Imagine a smartphone you can roll up and slip into your shirt pocket. Or a tablet that can be folded like a newspaper and slipped in your back pocket. It's an idea that's been tossed around in science fiction for a years, but now it's a small step closer to reality because researchers at Sun Yat-sen University in Guangzhou, China, have developed the world's first flexible silicon.
The crystal structure that makes silicon a widely used semiconductor also means it's very brittle and resists bending. So while we're slowly seeing the advent of flexible displays, they're always attached to a controller filled with chips and microprocessors that don't bend along with it.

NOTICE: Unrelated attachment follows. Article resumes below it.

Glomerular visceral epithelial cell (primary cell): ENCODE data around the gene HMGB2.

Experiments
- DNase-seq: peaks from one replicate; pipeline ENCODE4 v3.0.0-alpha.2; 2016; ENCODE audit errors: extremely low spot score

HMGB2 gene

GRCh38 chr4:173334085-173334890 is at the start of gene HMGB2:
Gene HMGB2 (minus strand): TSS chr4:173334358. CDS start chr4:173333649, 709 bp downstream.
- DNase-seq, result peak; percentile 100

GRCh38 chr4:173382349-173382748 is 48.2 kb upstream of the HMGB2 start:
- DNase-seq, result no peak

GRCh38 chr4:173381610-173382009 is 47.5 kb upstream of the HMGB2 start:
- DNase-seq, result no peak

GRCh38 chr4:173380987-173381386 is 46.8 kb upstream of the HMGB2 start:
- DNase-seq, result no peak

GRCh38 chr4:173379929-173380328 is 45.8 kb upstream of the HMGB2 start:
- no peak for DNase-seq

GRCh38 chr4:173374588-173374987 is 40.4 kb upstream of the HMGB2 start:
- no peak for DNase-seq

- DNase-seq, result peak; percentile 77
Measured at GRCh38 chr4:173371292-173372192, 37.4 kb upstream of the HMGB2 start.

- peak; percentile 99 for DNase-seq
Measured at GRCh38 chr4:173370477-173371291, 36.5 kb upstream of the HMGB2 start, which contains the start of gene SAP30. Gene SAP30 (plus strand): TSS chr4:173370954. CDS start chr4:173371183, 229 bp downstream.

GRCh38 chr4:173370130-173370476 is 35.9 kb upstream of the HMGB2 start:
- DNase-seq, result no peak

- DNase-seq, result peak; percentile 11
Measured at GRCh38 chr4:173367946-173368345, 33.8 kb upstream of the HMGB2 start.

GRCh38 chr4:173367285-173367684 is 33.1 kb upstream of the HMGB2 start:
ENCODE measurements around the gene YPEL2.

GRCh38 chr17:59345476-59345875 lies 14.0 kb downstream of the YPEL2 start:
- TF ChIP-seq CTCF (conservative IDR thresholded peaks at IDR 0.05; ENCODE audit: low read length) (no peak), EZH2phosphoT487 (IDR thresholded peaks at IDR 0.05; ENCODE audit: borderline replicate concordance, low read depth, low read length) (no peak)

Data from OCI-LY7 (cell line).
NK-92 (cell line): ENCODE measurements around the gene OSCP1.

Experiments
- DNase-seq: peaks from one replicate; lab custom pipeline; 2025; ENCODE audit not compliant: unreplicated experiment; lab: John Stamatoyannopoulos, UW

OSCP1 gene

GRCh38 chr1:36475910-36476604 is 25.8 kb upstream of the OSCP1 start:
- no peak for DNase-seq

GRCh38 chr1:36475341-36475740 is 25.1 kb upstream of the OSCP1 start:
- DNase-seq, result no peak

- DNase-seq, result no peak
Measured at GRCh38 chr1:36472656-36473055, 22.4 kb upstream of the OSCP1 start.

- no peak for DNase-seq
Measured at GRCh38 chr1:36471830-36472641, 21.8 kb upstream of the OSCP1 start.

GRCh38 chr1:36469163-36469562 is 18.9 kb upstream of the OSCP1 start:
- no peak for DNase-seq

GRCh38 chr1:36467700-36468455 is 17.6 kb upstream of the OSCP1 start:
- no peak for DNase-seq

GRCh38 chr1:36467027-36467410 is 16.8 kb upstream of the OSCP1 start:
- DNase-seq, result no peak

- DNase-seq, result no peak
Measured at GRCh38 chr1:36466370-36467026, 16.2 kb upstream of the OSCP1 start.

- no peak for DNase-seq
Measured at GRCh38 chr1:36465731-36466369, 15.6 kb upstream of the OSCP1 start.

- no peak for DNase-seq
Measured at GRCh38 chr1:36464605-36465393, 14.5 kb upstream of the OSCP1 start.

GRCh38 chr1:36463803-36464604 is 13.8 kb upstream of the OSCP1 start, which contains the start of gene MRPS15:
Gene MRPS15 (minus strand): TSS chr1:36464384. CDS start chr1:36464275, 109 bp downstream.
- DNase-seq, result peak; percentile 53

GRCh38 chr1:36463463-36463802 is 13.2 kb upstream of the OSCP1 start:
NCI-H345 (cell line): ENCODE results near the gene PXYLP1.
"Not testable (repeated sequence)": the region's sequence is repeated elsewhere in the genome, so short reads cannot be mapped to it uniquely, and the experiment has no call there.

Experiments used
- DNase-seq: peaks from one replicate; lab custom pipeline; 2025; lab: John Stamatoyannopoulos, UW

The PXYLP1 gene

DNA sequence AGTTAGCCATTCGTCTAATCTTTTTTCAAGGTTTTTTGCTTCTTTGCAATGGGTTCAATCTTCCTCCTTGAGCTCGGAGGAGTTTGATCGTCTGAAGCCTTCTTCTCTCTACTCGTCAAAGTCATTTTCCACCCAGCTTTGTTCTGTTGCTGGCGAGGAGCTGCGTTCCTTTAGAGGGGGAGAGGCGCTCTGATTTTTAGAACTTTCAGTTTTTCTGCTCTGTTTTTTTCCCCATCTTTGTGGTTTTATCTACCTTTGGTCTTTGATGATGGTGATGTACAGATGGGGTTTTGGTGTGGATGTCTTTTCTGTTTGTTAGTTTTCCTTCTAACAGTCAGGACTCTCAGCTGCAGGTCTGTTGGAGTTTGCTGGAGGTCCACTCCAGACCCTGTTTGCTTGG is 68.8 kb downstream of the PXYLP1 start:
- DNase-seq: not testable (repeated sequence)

But the breakthrough at Sun Yat-sen University — which involved vaporising silicon monoxide powder and then cooling it until the particles collected into paper-like interwoven nanowires — means that almost every component in a device could be made flexible one day. Of course, that 'one day' is years and years away while the researchers work to create larger and more usable sheets of this new material. But eventually your morning newspaper could be far more interactive than just the crossword puzzle. [Nano Letters via NewScientist]